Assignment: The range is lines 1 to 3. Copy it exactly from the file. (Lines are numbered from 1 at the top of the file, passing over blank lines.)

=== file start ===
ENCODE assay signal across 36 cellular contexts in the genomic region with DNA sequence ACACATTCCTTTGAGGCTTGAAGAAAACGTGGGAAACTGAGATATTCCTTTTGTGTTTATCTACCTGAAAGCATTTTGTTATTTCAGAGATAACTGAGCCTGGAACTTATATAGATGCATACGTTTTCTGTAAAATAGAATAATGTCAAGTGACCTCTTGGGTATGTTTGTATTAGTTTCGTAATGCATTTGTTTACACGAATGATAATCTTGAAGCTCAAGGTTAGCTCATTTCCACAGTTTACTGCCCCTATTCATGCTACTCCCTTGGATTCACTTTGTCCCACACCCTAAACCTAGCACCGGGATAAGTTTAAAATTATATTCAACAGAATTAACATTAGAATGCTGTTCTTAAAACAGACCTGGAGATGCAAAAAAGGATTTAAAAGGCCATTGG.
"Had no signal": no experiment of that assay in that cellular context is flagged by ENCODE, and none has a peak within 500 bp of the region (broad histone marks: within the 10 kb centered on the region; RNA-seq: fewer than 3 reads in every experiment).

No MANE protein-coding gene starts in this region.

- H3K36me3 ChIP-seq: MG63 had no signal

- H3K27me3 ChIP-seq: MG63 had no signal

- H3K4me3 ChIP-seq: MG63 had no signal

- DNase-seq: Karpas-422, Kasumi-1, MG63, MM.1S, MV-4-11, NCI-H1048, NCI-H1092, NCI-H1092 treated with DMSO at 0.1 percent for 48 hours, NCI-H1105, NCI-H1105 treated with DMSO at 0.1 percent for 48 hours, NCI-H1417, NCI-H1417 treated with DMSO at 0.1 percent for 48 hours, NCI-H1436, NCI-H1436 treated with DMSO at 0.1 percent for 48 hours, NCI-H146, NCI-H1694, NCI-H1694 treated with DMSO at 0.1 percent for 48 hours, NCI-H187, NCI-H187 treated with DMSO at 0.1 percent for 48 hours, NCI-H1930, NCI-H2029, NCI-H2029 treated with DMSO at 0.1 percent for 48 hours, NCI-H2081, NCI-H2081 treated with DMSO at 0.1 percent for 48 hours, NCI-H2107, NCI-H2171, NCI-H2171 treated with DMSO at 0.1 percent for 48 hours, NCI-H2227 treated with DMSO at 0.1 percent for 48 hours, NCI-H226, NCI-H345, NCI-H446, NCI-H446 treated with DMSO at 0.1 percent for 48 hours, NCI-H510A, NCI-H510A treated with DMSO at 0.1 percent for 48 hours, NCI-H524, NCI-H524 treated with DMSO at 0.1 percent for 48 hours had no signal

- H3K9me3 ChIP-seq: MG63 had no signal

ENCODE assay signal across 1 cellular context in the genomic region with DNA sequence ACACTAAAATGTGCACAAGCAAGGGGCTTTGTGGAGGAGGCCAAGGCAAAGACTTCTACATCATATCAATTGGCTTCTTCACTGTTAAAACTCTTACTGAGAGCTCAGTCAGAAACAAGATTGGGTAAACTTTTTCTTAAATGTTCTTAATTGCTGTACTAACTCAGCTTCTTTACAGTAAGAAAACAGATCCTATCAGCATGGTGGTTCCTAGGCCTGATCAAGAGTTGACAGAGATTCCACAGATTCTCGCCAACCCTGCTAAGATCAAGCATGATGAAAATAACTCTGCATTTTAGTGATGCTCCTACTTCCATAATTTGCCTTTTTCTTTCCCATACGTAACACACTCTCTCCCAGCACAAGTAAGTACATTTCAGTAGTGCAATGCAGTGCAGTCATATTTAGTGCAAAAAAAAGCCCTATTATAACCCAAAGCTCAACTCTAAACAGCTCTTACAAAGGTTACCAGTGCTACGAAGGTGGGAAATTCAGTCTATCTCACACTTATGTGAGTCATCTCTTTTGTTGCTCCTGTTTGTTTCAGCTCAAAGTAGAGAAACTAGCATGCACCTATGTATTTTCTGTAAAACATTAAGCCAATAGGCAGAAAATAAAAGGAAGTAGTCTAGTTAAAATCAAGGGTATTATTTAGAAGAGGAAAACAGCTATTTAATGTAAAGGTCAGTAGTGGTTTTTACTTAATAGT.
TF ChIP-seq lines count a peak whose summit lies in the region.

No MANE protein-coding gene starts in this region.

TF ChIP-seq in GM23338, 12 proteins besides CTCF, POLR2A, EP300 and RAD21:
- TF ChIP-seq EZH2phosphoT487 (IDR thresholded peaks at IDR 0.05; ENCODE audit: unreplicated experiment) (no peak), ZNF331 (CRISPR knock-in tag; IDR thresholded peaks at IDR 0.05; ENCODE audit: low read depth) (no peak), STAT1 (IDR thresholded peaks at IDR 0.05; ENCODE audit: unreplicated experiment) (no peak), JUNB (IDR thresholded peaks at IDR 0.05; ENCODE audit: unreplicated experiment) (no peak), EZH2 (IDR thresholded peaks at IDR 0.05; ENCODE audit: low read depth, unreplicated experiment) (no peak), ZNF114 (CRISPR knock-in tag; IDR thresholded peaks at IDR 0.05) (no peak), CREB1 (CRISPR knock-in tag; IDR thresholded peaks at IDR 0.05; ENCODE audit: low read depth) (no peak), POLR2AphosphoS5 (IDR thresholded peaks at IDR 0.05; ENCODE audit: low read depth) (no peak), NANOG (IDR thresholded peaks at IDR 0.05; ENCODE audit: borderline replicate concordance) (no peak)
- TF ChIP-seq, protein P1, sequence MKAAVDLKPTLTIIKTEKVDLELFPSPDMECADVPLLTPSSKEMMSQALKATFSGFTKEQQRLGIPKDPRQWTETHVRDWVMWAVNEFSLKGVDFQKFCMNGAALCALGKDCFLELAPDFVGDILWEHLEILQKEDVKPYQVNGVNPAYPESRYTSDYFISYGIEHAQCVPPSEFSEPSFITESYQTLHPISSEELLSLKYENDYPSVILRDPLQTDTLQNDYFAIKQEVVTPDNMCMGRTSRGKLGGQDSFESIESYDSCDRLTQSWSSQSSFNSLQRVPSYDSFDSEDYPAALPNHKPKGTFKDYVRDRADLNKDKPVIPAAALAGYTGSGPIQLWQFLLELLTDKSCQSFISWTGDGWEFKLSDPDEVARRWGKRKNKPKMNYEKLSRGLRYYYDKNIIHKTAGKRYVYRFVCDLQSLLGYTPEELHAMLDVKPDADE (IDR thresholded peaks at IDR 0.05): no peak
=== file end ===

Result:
ENCODE assay signal across 36 cellular contexts in the genomic region with DNA sequence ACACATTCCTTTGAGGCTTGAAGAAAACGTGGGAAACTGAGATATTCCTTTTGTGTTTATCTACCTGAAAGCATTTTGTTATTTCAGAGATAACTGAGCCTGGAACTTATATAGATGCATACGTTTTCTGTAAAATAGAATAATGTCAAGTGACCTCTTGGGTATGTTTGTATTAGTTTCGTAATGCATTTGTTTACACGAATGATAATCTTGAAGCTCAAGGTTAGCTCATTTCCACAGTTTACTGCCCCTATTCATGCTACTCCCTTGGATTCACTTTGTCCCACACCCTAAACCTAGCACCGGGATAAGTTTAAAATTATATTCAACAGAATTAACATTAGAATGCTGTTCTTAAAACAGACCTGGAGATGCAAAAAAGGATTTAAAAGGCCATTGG.
"Had no signal": no experiment of that assay in that cellular context is flagged by ENCODE, and none has a peak within 500 bp of the region (broad histone marks: within the 10 kb centered on the region; RNA-seq: fewer than 3 reads in every experiment).

No MANE protein-coding gene starts in this region.